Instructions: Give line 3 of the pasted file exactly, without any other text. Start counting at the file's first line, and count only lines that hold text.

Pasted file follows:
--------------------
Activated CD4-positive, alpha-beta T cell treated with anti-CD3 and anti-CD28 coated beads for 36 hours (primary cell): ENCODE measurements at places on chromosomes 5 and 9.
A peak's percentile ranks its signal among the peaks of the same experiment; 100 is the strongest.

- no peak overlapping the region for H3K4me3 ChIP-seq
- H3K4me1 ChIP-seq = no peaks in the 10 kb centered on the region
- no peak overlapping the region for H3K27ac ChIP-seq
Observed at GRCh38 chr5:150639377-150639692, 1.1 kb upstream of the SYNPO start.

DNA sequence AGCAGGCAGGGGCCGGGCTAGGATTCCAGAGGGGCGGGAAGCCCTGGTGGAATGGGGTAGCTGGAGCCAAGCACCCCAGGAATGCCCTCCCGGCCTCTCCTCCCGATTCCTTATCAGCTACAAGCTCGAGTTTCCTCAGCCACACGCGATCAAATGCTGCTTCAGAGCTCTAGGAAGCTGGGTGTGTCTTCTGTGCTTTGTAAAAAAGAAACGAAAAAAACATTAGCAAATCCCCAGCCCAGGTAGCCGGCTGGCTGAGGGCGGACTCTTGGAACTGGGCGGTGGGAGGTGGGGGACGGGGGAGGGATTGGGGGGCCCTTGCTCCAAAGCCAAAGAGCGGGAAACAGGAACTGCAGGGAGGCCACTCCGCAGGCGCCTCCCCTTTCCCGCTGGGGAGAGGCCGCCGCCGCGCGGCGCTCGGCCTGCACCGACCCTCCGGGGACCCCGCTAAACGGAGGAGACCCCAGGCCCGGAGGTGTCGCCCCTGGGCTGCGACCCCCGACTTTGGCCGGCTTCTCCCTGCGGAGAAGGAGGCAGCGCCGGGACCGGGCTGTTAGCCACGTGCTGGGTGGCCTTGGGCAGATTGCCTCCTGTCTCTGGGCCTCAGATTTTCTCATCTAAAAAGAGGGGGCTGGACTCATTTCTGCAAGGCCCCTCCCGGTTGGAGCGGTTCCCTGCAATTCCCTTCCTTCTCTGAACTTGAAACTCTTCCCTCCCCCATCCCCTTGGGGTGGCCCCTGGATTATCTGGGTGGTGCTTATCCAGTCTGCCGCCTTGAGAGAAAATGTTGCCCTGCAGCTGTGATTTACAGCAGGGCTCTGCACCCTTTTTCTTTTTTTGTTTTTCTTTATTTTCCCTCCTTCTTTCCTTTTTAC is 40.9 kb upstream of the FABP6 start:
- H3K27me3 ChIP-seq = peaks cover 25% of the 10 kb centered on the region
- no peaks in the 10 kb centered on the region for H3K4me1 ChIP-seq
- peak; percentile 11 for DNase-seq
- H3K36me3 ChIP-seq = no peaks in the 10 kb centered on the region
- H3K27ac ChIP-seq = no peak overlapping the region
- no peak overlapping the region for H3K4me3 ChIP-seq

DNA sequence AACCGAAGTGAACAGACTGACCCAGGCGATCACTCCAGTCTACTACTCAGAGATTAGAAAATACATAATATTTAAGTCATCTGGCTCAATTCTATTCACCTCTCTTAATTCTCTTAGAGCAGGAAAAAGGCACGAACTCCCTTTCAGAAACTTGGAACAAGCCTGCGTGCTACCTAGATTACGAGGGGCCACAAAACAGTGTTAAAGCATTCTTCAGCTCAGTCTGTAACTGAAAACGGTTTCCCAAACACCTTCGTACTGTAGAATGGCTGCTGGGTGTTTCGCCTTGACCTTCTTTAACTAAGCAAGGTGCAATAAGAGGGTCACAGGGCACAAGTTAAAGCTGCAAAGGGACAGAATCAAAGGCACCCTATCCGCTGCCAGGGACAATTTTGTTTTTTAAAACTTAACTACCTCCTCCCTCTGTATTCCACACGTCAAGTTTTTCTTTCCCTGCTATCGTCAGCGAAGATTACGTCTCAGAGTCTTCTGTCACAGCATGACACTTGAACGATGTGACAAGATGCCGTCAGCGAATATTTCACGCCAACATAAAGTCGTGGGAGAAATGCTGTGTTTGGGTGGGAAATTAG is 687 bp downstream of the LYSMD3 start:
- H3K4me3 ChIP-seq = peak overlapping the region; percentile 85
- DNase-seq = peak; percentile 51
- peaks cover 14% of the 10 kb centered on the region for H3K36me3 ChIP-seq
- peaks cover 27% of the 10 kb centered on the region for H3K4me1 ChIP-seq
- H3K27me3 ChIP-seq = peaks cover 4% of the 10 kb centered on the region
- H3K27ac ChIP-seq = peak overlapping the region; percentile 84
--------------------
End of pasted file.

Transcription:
- no peak overlapping the region for H3K4me3 ChIP-seq